Methods:This study used mixed methods cross-sectional correlation design. Using a self administered online survey in a northeastern sample of CCSPs, partiipants were asked about what factors facilitated and/or created barriers to adults aged 50+ poised to be released from prison. The four step Dillman et al. (2009) data collection strategy was used to recruit participants via a central email list of CCSPs staff that provided prison and/or reentry services. The survey included a battery of closed and open-ended questions that asked CCSPs about their attitudes about and practices with the justice involved aging population. Eighty-three front line practitioners were recruited that included diverse professionals, such as social workers, correctional and probation/parole officers, and mental health-and-health-educational professionals. The quantitative data was analyzed using descriptive statistics. The qualitative data was analyzed using the content analysis strategies as outlined by Drisko and Maschi (2015).
Findings: The participants identified a complex array of problems that differentiated the older from the younger criminal justice population, which included stigma based on age and criminal conviction history, lack of specialized housing, health, social services, employment, mental health and substance abuse services and fragmented service coordination. The four most needed services were identified as specialized supportive housing, health, mental health, and education, and training/employment. Five major factors were identified that facilitated successful community reintegration, increased quality of life, and reduced recidivism risk: coordination, communication, engagement, support, and empowerment. Several participants stressed the importance of coordinated care that begins in prison prior to release and continues after they are released among the older adults and CCSPs. The second factor involved the cooperative communication among the justice involved older adults with their families and with CCSPs. The effective use of communication with older adults and among community partners and consistent intersectoral collaboration was viewed as integral for integrating and mending fragmented service provision for justice involved older adults with complex care needs. The last three factors consisted of engagement, support, and empowerment. These factors included CCSPs use of engagement with older adults, the use of peer, family, and community supports, and empowerment practices that involved older adults in the decision-making process about their treatment and reintegration planning.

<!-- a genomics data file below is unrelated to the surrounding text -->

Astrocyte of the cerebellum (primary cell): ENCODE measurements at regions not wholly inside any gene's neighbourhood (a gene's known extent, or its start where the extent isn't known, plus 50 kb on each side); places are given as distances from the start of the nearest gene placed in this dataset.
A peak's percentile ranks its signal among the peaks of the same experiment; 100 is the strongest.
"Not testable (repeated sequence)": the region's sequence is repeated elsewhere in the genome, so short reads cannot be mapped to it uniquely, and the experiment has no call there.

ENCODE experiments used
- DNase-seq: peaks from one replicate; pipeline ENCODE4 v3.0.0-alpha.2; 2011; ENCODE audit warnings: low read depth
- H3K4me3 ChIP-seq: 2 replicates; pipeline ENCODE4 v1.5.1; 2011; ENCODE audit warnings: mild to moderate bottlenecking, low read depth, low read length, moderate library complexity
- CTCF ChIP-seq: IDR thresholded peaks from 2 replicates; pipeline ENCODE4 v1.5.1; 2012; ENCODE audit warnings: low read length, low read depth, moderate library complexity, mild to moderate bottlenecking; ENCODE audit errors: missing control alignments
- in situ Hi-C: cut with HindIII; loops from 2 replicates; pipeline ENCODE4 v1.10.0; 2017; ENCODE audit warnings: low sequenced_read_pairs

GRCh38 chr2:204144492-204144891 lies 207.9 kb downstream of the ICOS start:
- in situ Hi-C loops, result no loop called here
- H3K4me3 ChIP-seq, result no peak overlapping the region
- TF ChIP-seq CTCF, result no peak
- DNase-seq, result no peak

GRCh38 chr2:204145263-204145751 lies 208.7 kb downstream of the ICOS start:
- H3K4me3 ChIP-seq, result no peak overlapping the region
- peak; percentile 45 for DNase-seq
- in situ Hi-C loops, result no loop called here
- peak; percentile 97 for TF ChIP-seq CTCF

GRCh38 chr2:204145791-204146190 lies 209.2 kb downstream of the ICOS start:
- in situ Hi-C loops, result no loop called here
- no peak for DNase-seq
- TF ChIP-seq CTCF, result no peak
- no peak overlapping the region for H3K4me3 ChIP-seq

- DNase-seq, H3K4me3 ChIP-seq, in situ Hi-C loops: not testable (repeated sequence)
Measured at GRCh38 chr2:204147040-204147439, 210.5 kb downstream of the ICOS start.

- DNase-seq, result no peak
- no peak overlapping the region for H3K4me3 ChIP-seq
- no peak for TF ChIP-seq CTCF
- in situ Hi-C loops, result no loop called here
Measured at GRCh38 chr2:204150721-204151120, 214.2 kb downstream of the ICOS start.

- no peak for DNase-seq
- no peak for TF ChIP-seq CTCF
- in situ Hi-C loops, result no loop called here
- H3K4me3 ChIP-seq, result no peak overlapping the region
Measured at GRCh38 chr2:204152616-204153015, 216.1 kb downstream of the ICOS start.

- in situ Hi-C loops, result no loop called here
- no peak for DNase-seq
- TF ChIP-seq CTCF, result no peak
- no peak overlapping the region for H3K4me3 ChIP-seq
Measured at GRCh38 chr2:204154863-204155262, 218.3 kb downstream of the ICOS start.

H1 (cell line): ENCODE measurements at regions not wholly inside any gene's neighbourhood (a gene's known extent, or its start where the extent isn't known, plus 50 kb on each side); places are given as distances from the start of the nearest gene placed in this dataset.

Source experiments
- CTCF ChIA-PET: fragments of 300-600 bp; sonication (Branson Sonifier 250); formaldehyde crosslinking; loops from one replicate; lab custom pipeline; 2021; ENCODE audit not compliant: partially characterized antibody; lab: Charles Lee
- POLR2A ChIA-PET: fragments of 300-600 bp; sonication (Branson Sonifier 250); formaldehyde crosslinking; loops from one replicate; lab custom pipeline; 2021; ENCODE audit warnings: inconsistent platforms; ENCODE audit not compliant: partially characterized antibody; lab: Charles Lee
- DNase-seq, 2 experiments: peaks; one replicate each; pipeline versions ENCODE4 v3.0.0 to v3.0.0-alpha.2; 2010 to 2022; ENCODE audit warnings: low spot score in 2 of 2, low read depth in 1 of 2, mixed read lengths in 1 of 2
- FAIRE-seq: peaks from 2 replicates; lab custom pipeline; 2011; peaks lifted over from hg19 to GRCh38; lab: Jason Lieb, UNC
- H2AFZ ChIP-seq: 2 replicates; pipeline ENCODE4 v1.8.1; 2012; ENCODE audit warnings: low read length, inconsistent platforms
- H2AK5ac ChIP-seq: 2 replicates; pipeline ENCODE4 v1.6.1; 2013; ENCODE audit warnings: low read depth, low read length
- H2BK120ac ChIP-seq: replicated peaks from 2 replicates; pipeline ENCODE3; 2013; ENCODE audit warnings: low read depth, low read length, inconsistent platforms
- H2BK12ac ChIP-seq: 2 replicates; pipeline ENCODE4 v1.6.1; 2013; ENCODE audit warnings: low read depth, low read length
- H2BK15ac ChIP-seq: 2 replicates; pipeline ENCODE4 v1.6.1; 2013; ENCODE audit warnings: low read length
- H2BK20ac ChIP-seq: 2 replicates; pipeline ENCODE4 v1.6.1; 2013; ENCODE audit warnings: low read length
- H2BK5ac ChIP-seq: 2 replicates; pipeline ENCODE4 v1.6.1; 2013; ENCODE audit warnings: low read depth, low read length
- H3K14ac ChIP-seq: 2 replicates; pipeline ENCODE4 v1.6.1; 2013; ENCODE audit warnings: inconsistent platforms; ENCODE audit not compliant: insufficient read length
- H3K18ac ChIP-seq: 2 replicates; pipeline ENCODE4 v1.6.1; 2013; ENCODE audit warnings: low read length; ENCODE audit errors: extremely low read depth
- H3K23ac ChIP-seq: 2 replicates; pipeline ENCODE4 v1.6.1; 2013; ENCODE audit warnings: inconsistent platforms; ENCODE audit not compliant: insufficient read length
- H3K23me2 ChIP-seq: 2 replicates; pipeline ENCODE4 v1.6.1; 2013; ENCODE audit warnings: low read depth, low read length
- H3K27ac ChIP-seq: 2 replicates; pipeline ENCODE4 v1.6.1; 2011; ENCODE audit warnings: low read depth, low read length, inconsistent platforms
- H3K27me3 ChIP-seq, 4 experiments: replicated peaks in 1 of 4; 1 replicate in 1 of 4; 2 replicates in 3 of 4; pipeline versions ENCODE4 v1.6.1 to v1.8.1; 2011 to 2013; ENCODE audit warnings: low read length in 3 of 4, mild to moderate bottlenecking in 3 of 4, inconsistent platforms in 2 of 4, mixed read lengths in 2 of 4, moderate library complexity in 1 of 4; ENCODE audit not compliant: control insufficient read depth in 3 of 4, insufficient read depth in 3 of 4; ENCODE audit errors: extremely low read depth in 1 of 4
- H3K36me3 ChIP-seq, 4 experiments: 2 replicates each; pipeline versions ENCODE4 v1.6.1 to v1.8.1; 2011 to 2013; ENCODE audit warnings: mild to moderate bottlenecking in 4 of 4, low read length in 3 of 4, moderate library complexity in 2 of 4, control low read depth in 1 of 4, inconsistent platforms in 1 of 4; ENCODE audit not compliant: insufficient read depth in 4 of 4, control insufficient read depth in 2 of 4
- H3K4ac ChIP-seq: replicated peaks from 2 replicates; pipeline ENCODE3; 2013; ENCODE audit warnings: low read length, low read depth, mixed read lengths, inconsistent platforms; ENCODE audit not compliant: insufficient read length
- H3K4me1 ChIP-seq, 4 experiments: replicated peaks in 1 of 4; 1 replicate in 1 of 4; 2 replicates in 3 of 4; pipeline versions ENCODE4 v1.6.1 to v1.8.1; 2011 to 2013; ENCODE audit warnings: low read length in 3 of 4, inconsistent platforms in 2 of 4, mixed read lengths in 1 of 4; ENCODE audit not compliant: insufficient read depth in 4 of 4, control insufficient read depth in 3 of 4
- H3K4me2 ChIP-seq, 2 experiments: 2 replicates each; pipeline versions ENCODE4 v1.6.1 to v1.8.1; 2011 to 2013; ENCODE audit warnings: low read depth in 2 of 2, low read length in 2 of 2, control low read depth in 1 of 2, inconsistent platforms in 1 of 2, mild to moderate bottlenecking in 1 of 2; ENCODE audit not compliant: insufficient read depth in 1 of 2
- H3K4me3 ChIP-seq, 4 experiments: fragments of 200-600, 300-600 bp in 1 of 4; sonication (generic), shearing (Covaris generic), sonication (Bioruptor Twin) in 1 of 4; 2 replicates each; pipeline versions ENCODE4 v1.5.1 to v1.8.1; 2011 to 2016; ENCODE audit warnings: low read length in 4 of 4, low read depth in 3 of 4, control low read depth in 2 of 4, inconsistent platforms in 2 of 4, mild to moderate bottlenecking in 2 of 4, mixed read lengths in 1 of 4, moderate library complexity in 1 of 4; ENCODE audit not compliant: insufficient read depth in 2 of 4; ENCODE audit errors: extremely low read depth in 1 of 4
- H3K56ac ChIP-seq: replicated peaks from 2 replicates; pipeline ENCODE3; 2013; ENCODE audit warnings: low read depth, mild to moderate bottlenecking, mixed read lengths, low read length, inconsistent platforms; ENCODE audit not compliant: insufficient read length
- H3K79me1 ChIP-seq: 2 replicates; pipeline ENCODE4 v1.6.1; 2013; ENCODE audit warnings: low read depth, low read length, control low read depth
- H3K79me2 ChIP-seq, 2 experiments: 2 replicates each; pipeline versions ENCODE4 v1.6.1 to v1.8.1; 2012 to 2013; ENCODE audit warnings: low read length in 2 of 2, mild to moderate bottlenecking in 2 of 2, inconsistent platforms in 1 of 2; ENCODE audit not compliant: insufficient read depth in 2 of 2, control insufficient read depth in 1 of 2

Implications: The purpose of this study was to identify factors that help facilitate the successful reintegration of older adults to the community. Based on the findings, community reintegration approaches that promote an inclusive culture of collaboration and that incorporates five key factors of coordination, communication, engagement, support, and empowerment are warranted. Forensic geriatric social workers have an important role in transforming the service system and reducing stigma and barriers to services for this vulnerable population of older adults and their families and communities.